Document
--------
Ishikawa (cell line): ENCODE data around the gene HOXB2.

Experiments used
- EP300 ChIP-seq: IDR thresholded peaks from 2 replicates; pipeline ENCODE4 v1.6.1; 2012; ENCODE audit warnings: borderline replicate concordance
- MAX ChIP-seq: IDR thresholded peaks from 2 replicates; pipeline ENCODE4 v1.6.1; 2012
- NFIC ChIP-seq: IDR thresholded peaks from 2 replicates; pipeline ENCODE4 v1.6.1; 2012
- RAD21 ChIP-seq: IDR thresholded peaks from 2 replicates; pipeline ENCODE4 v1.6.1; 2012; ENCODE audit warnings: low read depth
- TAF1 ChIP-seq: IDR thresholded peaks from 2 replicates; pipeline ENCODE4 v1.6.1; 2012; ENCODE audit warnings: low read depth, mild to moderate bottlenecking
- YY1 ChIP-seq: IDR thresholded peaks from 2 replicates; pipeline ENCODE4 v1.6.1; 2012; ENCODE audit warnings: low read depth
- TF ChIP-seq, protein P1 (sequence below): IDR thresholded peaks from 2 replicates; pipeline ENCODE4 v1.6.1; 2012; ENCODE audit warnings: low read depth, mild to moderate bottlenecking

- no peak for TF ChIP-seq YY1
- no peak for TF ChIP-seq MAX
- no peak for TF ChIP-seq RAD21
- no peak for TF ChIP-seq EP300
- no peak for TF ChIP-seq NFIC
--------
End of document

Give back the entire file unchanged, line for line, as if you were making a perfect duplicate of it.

Ishikawa (cell line): ENCODE data around the gene HOXB2.

Experiments used
- EP300 ChIP-seq: IDR thresholded peaks from 2 replicates; pipeline ENCODE4 v1.6.1; 2012; ENCODE audit warnings: borderline replicate concordance
- MAX ChIP-seq: IDR thresholded peaks from 2 replicates; pipeline ENCODE4 v1.6.1; 2012
- NFIC ChIP-seq: IDR thresholded peaks from 2 replicates; pipeline ENCODE4 v1.6.1; 2012
- RAD21 ChIP-seq: IDR thresholded peaks from 2 replicates; pipeline ENCODE4 v1.6.1; 2012; ENCODE audit warnings: low read depth
- TAF1 ChIP-seq: IDR thresholded peaks from 2 replicates; pipeline ENCODE4 v1.6.1; 2012; ENCODE audit warnings: low read depth, mild to moderate bottlenecking
- YY1 ChIP-seq: IDR thresholded peaks from 2 replicates; pipeline ENCODE4 v1.6.1; 2012; ENCODE audit warnings: low read depth
- TF ChIP-seq, protein P1 (sequence below): IDR thresholded peaks from 2 replicates; pipeline ENCODE4 v1.6.1; 2012; ENCODE audit warnings: low read depth, mild to moderate bottlenecking

- no peak for TF ChIP-seq YY1
- no peak for TF ChIP-seq MAX
- no peak for TF ChIP-seq RAD21
- no peak for TF ChIP-seq EP300
- no peak for TF ChIP-seq NFIC